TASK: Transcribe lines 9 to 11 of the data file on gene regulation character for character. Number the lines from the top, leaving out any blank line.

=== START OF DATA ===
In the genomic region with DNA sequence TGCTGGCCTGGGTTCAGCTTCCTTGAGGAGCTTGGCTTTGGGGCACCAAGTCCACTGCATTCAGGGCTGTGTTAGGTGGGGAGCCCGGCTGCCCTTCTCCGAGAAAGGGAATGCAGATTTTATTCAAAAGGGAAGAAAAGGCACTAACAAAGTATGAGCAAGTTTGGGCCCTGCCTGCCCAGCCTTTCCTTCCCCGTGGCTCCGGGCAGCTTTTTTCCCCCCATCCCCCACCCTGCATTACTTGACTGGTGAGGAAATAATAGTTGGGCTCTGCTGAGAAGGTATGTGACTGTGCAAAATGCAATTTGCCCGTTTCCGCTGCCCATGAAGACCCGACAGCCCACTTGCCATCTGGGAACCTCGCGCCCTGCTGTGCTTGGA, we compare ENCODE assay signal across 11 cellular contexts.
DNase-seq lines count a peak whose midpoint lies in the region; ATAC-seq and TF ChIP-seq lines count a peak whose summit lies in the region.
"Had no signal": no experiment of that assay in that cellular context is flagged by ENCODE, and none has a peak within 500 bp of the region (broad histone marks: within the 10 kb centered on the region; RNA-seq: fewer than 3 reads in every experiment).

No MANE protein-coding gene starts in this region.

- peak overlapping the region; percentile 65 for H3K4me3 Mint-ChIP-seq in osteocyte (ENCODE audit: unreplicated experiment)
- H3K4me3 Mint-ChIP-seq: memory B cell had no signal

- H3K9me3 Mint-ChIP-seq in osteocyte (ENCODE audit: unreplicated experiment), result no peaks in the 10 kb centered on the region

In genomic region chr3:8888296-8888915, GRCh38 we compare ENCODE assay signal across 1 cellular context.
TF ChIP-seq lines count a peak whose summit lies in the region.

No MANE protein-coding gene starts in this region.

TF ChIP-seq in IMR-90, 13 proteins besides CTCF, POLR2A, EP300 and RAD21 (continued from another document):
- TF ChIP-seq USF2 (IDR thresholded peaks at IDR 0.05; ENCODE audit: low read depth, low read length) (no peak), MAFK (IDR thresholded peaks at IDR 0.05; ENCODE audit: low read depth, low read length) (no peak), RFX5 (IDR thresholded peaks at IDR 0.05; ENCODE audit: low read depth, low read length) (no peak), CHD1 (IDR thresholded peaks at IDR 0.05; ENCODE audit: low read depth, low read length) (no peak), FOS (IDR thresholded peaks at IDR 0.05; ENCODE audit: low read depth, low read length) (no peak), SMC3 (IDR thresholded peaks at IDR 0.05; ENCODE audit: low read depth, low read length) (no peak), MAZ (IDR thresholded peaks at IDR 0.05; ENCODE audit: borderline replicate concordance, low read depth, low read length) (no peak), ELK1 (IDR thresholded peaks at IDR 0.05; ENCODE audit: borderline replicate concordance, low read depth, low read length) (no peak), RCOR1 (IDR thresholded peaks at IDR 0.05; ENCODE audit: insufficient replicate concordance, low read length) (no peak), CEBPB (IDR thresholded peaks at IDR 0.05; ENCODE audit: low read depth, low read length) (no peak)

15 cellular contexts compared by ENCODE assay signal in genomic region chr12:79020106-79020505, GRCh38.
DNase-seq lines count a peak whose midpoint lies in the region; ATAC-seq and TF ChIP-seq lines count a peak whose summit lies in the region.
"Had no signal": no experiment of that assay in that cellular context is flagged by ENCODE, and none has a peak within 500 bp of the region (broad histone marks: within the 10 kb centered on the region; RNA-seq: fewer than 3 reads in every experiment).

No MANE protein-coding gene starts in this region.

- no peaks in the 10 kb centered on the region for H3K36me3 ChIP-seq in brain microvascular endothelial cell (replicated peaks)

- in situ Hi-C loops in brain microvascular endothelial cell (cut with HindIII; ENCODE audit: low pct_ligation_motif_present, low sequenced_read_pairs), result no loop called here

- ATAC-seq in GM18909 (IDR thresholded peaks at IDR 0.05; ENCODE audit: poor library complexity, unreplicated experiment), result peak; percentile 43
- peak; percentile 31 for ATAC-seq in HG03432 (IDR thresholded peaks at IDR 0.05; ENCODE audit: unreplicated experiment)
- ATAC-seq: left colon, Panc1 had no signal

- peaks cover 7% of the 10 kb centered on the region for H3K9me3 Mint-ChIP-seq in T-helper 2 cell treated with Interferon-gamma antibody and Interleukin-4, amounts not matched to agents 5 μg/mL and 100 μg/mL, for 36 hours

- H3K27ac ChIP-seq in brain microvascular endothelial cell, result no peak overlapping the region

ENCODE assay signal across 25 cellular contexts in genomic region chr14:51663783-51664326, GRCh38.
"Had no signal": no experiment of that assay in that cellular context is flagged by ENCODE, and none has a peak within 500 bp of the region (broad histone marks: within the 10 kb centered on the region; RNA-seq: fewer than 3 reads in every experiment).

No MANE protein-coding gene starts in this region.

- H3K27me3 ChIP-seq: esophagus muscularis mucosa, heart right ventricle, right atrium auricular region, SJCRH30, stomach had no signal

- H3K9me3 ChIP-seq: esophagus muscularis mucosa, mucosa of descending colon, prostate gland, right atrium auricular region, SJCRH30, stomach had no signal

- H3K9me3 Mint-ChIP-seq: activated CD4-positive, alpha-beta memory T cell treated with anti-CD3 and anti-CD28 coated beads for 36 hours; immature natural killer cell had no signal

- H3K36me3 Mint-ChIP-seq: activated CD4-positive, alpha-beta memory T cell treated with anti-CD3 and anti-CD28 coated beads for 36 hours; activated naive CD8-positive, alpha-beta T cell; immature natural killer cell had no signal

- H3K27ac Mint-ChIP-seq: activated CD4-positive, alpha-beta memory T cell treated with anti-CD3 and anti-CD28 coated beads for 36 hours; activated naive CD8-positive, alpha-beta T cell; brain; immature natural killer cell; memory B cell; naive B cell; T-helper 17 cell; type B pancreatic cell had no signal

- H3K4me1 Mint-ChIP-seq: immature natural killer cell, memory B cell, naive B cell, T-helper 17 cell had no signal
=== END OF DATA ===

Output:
TF ChIP-seq lines count a peak whose summit lies in the region.

No MANE protein-coding gene starts in this region.

TF ChIP-seq in IMR-90, 13 proteins besides CTCF, POLR2A, EP300 and RAD21 (continued from another document):